Poland may accept Patriots if they are not sent to Ukraine says PM

Last week, the German government offered to send Poland the US-made air-defence system to help it secure its airspace after a missile crashed near a Polish village close to the Ukrainian border, killing two people. Martin Divisek/PAP/EPA

Mateusz Morawiecki, Poland's prime minister, said on Monday that his country would consider accepting the Patriot air defence units from Germany if Berlin decides not to transfer them to Ukraine as requested by Warsaw.

Last week, the German government offered to send Poland the US-made air-defence system to help it secure its airspace after a missile crashed near a Polish village close to the Ukrainian border, killing two people.

But in response, Poland said that the Patriots should be placed in Ukraine instead.

Last Thursday, the German defence minister, Christine Lambrecht, said the defence equipment could not be handed over to Ukraine due to Nato constraints.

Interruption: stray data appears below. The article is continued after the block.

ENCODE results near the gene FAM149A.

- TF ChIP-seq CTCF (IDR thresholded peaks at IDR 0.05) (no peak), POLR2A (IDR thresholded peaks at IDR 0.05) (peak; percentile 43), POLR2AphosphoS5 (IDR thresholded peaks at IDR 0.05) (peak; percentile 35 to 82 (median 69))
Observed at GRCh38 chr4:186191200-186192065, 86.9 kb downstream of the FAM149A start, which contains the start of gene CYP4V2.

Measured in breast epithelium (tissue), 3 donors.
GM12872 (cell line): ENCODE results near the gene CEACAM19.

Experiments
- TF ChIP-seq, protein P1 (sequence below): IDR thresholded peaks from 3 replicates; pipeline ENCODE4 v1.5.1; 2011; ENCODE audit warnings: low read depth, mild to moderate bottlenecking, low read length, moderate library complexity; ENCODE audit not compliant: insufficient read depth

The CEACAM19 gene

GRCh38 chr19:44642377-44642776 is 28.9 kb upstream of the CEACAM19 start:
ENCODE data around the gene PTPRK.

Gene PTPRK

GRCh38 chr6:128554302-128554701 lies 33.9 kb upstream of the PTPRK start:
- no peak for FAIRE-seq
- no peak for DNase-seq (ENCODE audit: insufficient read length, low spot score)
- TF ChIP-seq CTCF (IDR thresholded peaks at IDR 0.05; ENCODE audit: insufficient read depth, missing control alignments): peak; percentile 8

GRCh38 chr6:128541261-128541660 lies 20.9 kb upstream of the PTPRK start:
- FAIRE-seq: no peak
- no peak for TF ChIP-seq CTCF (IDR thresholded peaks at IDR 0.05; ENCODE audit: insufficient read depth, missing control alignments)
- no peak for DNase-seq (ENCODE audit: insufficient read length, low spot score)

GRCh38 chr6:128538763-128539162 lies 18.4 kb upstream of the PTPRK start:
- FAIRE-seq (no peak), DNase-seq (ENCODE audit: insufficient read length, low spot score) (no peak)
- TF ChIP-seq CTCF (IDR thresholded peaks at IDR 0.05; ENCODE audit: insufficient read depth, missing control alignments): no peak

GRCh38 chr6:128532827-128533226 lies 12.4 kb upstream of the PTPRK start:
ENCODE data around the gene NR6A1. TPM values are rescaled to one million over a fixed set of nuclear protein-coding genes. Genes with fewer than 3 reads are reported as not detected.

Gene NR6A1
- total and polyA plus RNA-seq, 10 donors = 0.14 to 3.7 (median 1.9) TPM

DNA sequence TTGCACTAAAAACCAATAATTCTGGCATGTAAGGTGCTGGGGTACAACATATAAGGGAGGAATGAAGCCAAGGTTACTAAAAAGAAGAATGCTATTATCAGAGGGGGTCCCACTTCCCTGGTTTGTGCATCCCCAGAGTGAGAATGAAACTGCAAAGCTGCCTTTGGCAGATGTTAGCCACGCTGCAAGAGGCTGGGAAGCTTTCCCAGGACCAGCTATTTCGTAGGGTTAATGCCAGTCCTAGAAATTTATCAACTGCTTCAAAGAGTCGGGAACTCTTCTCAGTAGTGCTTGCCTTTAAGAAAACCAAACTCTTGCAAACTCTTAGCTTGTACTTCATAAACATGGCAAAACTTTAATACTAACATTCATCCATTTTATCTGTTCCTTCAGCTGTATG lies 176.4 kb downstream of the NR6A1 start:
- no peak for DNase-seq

"These Patriots are part of Nato's integrated air defence, which means that they are to be deployed on Nato territory," she said.

During a press conference on Monday, Morawiecki was asked whether Poland would still accept the Patriots in case Germany did not send them to Ukraine.

"Yes, we will consider such a variant, of course, but we would like to point out that no one wants to obtain equipment to keep it standing," he replied.

He added that people were dying also in the western part of Ukraine. "Therefore, let the weapons that are being sent serve as best as possible to defend the Ukrainian skies. In this way, it will also serve to defend the Polish skies," Morawiecki said.